|A Tepco sign: 竜ケ崎 (Ryūgasaki)|
The small character ヶ found in the names of places like Kasumigaoka (霞ヶ丘) and in words like ikkagetsu (一ヶ月), "one month", looks like a small version of the katakana ke character ケ. However, it is pronounced ka, ko, or ga, not ke.
|Peaches and pears one for 330 yen - 1ヶ330円|
This ヶ is an abbreviated form of the kanji 箇. Its shape is based on the top left part of the kanji. This abbreviation is used when the kanji is used as a counting word, josūshi (数助詞). For example, it might be seen on a price sign for fruit such as ikko hyaku en (一ヶ１００円), "one piece of fruit for one hundred yen", when it's pronounced ko. It is also used in counting periods of months, such as sankagetsu (三ヶ月), "three months", when it's pronounced ka. (See What is the counter for ...? for more on Japanese counting words.)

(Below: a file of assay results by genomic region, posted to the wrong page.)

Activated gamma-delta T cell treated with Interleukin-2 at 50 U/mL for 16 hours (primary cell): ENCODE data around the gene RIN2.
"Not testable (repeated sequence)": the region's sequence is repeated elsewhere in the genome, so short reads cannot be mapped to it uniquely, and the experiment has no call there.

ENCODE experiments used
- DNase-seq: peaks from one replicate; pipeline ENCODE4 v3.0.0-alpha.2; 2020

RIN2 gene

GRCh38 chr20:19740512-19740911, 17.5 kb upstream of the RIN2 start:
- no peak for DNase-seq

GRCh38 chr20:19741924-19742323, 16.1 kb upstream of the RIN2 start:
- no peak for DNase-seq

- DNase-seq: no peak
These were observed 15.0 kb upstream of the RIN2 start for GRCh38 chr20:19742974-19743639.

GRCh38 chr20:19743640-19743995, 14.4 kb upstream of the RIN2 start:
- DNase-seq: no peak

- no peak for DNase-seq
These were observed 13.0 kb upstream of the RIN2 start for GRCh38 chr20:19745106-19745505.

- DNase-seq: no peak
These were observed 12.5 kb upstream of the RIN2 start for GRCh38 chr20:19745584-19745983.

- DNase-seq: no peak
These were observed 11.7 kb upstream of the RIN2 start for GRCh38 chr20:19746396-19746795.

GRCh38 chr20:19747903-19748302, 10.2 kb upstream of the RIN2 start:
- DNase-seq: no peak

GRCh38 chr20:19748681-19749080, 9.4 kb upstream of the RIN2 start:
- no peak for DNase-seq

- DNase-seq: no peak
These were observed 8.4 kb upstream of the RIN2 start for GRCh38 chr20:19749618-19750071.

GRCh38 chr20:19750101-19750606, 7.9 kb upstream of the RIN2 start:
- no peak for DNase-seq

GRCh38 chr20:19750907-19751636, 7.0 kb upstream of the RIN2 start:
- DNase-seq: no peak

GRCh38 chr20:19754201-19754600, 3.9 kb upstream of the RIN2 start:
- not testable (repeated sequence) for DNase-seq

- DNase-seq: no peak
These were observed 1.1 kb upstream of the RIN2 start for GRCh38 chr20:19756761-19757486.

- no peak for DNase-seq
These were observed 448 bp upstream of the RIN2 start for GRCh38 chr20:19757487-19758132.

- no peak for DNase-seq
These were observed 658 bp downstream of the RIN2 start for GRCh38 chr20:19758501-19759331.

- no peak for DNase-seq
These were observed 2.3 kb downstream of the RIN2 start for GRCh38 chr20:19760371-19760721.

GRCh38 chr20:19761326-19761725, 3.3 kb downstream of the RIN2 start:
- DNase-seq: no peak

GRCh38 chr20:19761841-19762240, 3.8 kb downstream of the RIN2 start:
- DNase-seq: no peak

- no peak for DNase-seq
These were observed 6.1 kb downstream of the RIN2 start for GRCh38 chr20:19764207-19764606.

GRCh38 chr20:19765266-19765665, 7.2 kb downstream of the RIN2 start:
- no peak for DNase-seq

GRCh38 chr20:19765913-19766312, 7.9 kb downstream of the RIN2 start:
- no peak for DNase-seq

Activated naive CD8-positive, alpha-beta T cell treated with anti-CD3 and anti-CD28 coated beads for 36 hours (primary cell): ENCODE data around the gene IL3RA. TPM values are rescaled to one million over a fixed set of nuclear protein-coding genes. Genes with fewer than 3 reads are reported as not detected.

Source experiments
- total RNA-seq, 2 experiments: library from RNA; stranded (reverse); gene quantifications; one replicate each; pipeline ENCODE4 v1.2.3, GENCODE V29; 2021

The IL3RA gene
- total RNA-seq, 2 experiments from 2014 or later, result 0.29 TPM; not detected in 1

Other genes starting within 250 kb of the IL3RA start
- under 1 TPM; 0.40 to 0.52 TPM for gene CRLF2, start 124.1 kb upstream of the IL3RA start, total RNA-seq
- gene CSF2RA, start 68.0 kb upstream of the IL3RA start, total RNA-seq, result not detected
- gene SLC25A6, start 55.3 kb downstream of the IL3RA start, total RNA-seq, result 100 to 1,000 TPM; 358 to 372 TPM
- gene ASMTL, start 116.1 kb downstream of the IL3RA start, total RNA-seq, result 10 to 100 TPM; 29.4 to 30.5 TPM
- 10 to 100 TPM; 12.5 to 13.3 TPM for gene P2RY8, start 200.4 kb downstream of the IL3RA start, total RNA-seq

In place names, the small ヶ is used to write the connective particle が in place names such as Kasumigaoka (霞ヶ丘). Confusingly, the same connective particle is also often written with a full-sized katakana ke, ケ, as in Ryūgasaki-shi (龍ケ崎市) [Ryugasaki, a city in Ibaraki Prefecture] or with a hiragana ga, が, as in Jiyūgaoka (自由が丘), a subdivision of Tokyo's Meguro Ward.
This answer was compiled referring to posts by Mike Wright, Bart Mathias, and Lei Tanabe.
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